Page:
Wed, 29 Jan 2014, 10.00am @ CR1: Brett Scheffers on “Frog life in the canopy: how wet loving species survive hot and dry habitats”

PhD Defense Seminar cum Oral Examination

Frog life in the canopy: how wet loving species survive hot and dry habitats
Brett R. Scheffers

Wednesday, 29 Jan 2014: 10.00amGraduate Student
Dept. of Biological Sciences, NUS

@ DBS Conference Room, S3 Level 5
Supervisor: Assoc Prof Evans, Theodore Alfred

All are welcome


“Biodiversity is spatially organized by climatic gradients across elevation and latitude. But do other gradients exist that might drive biogeographical patterns? Using data from tropical rainforests, I showed that rainforest’s vertical strata provide climatic gradients much steeper than those offered by elevation and latitude. I explored one hard-to-access-area, tropical rainforest canopy, and examined frog distributions along two nested climate gradients:  forest height within elevation.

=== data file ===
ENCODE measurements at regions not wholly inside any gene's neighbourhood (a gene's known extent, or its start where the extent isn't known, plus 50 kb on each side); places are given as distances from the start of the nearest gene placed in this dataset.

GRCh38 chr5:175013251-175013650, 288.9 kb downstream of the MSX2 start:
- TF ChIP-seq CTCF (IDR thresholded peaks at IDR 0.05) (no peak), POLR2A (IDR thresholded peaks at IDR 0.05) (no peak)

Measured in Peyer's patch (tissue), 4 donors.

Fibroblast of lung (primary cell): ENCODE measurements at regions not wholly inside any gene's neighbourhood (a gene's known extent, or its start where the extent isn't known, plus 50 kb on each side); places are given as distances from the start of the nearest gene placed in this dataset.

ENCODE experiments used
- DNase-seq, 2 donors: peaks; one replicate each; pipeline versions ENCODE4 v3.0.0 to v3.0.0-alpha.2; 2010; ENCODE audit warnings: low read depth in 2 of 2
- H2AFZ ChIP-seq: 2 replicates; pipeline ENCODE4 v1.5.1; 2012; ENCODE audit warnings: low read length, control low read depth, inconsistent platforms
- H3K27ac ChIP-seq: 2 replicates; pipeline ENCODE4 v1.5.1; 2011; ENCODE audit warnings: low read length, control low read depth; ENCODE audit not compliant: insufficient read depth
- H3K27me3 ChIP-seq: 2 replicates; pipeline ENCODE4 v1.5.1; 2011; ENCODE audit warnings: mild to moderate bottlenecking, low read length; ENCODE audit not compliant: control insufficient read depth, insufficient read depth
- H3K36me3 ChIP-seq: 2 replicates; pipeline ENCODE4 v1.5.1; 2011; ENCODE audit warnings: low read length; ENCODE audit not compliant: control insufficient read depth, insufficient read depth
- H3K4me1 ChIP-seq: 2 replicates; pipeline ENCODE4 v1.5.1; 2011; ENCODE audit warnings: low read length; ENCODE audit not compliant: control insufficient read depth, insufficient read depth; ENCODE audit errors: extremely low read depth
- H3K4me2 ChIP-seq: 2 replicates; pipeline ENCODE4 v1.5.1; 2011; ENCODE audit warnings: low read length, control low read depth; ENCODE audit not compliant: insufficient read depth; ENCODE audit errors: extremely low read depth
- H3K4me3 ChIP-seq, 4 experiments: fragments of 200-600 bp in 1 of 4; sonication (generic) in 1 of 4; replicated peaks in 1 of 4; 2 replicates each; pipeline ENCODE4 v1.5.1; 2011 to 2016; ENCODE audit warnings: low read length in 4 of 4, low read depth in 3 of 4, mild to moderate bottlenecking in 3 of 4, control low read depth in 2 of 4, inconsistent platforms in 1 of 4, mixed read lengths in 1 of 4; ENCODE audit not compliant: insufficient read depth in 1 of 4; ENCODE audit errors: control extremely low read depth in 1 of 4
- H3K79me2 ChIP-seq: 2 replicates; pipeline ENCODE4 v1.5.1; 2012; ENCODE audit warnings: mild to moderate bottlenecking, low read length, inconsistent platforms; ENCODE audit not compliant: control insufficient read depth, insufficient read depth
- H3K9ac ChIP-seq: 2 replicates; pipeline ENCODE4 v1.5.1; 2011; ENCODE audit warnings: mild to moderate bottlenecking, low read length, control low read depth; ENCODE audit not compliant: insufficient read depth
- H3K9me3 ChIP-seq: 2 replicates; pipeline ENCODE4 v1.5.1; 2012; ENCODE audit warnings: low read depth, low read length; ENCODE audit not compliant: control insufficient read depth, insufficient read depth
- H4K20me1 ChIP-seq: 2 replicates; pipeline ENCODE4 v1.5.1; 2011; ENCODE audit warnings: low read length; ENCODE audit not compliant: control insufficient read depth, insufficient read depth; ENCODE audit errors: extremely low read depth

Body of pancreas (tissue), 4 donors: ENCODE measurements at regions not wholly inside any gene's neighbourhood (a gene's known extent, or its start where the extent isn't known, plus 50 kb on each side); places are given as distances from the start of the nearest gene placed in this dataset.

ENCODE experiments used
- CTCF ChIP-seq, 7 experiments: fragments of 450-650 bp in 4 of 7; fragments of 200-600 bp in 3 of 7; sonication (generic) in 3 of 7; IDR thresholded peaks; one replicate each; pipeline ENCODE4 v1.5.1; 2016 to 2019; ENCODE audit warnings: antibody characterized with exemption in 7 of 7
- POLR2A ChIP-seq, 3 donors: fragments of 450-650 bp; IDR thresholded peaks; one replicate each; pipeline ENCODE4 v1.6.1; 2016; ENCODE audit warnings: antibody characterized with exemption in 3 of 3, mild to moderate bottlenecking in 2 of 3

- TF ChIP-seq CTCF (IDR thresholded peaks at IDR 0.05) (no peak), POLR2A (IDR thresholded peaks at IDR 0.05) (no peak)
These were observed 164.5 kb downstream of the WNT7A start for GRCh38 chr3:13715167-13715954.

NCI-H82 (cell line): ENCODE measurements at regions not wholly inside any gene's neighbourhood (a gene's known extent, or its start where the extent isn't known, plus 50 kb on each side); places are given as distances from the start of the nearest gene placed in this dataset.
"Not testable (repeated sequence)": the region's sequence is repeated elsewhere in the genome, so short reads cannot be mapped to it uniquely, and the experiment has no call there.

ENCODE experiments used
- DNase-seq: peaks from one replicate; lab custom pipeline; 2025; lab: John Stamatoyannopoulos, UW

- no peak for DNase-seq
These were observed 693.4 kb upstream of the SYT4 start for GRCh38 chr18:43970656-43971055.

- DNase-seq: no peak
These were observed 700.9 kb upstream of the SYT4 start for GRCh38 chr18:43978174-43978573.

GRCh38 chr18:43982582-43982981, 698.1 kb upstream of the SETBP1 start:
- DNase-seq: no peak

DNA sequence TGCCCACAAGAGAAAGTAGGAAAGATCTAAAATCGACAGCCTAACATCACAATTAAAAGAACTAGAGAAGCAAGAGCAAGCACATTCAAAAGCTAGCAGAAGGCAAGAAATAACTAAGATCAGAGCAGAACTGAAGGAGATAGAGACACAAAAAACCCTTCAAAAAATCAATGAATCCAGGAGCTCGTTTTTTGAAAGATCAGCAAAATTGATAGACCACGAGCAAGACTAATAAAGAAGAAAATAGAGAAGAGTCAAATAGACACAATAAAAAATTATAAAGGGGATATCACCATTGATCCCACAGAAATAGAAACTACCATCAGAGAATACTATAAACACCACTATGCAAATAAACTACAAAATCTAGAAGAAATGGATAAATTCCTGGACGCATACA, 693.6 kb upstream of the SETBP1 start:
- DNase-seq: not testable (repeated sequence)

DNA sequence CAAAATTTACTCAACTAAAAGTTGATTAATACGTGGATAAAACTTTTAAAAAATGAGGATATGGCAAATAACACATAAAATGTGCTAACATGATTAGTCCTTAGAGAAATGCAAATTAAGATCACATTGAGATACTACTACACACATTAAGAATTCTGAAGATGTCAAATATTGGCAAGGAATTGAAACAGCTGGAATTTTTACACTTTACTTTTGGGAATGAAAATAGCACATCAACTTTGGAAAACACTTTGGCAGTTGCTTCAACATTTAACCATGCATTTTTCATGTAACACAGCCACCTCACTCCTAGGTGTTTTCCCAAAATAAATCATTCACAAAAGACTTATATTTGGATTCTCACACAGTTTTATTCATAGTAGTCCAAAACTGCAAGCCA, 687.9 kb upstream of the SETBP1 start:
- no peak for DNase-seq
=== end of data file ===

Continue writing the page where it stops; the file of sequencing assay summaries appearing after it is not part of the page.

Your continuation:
I proposed a novel “arboreality hypothesis” based on empirical data to explain the vertical shift in species distributions in the rainforest strata with shifts with elevation, due to changes in climate up trees relative to up mountains. I explored how microhabitats, especially Asplenium bird’s nest ferns, within the forest strata ameliorate abiotic conditions and promote canopy biodiversity. My research suggests that ferns provide thermal buffering dependent on their state of hydration. Lastly, I determined the critical thermal maxima for various species of frogs and lizards, at different life stages, and then explored whether forest microhabitats are likely to provide refuge from extreme weather events.

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